…Research in animals suggests that the pills might have a direct effect on bone cells, decreasing bone strength and size, said Dr. David Goltzman, an endocrinologist at McGill University in Montreal and colleagues said.
Goltzman stresses the serious implications of these findings because millions of people take antidepressants, and, older people are already at risk for osteoporosis, a bone-weakening disease—quite the dubious double-whammy.

Now, this reminds me of all the reports from back in December linking acid suppression medication to heightened risk of hip fractures. Here's one from ScienceDaily:
Potent acid suppressive medications such as PPIs have revolutionized the management of acid-related diseases. Millions of individuals have been using these medications on a continuous or long-term basis, according to background information in the article. Some research has shown that PPI therapy may decrease insoluble calcium absorption or bone density in certain patients. These factors could increase the risk for hip fracture, which has a death rate during the first year after the fracture of 20 percent. Among those who survive this period, 1 in 5 require nursing home care and often an emergency department visit, hospitalization, surgery, and rehabilitation, with huge health care costs.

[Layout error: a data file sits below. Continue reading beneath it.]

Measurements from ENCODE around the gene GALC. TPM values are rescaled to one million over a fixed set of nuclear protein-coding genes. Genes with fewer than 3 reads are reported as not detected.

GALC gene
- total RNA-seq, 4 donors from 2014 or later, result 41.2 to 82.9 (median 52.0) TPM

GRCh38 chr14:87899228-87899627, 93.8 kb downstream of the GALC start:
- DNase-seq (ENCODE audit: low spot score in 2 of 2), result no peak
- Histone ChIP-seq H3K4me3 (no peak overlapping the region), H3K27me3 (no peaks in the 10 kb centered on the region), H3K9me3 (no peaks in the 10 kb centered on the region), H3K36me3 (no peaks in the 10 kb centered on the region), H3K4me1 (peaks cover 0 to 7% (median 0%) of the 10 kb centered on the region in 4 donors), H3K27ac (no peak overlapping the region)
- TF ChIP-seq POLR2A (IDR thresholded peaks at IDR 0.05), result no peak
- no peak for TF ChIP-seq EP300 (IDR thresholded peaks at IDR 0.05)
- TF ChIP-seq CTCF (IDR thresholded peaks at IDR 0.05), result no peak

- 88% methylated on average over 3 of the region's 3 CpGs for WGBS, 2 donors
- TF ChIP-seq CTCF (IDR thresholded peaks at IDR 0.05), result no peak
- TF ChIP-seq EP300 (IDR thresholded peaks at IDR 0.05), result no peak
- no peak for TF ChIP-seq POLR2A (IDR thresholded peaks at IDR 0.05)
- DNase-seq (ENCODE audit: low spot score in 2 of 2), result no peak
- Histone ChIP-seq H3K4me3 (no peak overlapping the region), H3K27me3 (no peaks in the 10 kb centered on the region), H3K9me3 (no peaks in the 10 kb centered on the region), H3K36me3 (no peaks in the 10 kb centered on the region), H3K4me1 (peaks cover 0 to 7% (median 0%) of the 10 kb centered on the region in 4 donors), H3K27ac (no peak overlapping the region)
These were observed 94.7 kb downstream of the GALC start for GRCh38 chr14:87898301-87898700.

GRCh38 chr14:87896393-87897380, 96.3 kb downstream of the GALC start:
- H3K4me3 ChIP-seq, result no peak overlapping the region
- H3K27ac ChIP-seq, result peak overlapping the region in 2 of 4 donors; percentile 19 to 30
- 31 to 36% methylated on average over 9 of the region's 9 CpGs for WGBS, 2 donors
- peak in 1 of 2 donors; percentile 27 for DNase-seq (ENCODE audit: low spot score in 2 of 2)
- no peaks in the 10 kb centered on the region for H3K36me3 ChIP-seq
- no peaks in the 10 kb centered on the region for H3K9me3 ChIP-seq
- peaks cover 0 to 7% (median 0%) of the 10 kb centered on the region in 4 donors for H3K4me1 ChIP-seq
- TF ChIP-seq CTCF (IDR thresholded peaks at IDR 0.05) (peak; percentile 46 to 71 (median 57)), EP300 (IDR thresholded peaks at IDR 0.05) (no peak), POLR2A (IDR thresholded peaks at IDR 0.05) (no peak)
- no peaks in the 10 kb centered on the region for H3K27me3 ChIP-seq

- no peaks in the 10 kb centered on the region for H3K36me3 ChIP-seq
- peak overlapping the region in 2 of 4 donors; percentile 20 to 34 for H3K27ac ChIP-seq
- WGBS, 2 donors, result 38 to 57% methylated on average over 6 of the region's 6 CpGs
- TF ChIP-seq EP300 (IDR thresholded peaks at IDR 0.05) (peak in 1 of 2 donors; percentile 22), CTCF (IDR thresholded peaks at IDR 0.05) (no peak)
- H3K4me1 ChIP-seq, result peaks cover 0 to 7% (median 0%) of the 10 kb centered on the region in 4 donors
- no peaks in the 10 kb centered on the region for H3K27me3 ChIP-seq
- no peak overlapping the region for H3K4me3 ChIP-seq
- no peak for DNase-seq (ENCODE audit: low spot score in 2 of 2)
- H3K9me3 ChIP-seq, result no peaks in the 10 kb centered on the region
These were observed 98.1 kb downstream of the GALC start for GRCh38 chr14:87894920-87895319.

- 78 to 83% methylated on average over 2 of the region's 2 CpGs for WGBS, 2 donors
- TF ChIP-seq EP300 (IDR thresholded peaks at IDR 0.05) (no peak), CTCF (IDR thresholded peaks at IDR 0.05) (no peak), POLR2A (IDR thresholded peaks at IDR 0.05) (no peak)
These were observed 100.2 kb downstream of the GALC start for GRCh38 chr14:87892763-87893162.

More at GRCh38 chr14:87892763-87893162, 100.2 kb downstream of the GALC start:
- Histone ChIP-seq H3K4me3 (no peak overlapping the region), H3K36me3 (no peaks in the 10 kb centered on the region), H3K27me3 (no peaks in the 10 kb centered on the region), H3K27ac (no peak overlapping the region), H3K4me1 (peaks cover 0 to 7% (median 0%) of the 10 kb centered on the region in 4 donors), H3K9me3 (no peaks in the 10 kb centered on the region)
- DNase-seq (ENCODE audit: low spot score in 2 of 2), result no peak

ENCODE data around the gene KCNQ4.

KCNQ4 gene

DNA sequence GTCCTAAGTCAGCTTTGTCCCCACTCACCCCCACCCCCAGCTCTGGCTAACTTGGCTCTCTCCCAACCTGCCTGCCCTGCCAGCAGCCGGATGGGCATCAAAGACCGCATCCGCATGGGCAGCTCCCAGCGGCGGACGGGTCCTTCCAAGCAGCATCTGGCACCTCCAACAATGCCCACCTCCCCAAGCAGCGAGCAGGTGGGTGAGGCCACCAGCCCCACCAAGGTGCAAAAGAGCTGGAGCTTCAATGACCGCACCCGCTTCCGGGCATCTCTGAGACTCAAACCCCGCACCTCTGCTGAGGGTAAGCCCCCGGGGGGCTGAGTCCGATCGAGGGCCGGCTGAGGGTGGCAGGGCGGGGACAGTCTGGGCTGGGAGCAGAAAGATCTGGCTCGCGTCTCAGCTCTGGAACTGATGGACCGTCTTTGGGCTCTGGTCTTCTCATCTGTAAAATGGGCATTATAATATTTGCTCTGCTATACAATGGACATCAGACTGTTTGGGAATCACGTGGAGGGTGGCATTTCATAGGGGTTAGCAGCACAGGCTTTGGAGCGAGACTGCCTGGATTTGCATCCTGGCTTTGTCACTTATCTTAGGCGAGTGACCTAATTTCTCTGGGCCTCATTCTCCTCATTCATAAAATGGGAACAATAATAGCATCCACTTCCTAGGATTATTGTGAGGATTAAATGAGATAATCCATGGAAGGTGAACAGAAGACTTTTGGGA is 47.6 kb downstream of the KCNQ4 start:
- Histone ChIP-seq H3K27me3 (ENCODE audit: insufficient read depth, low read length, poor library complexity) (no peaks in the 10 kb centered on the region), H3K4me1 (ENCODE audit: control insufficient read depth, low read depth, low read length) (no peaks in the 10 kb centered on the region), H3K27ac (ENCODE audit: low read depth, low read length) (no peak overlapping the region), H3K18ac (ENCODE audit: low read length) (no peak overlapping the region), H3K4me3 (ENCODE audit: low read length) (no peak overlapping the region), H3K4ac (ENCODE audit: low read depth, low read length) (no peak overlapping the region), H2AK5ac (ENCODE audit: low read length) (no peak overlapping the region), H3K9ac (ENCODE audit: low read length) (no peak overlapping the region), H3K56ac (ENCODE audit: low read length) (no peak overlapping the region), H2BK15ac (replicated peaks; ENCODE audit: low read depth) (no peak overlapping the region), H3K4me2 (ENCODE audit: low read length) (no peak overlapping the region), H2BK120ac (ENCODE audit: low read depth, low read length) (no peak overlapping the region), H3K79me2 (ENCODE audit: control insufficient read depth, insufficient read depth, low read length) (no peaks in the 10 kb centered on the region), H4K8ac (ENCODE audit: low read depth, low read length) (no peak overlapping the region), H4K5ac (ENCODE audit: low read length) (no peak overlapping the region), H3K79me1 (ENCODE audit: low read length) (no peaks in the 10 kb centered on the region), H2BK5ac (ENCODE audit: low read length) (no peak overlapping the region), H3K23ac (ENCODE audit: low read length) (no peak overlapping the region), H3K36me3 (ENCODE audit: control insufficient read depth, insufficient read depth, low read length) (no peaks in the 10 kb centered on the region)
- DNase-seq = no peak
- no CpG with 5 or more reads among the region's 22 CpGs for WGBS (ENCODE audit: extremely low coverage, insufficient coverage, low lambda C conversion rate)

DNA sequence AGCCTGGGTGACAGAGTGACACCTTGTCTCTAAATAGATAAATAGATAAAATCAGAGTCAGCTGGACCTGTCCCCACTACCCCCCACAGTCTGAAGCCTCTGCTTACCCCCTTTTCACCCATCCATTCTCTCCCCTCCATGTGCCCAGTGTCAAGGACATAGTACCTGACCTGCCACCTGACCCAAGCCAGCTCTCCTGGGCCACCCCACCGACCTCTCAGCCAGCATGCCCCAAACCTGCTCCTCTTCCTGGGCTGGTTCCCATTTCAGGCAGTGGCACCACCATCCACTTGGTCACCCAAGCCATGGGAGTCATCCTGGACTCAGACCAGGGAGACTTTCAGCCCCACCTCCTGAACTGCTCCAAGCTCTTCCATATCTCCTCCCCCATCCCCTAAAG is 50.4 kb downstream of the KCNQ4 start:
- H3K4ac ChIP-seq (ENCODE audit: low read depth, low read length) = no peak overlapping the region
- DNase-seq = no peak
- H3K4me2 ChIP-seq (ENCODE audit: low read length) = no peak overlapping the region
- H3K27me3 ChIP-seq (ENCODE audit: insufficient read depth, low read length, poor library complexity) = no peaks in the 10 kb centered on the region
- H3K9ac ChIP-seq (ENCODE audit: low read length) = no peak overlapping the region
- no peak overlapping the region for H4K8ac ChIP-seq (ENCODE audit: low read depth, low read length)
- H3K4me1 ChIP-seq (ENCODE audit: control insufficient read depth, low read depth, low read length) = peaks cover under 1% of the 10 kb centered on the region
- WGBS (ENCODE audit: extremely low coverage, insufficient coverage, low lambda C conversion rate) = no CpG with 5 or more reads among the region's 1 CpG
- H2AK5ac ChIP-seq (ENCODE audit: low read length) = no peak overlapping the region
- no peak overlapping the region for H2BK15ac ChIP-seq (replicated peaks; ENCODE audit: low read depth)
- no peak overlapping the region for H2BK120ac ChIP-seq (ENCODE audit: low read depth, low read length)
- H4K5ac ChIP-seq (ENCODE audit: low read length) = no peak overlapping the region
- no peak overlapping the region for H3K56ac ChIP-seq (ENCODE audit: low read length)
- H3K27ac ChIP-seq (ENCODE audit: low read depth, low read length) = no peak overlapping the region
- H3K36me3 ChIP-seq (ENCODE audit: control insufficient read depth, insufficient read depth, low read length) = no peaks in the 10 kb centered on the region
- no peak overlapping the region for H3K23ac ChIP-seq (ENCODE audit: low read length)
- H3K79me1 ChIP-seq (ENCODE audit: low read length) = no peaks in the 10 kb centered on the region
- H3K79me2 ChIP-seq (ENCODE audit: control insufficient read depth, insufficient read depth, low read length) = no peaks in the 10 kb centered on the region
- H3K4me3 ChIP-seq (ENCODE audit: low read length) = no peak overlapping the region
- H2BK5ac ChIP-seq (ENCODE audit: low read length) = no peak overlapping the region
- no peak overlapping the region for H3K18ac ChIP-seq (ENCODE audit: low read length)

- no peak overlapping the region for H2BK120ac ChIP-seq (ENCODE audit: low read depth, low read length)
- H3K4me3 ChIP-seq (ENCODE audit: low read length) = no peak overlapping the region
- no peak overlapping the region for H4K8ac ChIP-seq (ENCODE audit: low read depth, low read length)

So, in case you’re worried about the potential dangers of acid medication, consider Dr. Fuhrman’s thoughts on the matter. From September 2005 edition of Healthy Times:
Bone strength is directly proportional to muscle strength, and bone health requires a lifetime commitment to regular exercise and physical activity. Inactivity or bed rest can be disastrous to the bones. Go to the gym, walk, wear a weighted vest, do back exercises, work in the garden, and stay involved with sports or fitness pursuits appropriate to your ability and health. Nutritional excellence is vitally important, and cannot be replaced by supplements. Taking supplements is merely an adjunct to other critical lifestyle factors that reduce risk.